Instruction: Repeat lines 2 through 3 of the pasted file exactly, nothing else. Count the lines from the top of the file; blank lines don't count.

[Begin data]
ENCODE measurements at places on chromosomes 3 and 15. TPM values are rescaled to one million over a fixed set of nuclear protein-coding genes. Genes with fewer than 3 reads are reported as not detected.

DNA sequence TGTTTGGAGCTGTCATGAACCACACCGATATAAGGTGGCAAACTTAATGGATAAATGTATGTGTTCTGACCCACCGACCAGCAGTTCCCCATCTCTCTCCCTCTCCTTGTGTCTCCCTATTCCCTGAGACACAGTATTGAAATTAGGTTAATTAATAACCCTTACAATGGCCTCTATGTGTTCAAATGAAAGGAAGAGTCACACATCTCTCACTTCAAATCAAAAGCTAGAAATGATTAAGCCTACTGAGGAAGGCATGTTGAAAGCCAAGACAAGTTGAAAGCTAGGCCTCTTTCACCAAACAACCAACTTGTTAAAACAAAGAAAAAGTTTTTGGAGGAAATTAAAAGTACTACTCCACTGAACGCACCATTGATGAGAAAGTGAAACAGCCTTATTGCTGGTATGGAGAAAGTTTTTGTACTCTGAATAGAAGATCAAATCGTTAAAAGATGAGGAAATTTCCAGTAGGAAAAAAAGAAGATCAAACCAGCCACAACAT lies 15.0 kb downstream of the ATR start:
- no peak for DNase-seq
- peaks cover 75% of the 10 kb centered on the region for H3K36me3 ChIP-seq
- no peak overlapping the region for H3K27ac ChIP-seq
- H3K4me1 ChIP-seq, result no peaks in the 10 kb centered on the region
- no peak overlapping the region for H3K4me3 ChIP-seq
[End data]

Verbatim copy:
DNA sequence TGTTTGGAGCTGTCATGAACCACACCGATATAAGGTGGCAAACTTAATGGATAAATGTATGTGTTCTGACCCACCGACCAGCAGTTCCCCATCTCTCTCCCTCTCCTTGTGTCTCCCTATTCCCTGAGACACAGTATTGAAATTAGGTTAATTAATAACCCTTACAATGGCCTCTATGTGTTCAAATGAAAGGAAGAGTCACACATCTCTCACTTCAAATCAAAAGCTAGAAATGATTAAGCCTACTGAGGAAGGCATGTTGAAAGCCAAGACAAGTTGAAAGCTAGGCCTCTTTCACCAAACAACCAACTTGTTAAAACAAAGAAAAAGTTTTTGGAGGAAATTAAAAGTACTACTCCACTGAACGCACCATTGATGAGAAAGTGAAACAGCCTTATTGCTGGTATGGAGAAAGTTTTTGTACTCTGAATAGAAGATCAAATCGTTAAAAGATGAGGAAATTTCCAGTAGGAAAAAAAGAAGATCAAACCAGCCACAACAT lies 15.0 kb downstream of the ATR start:
- no peak for DNase-seq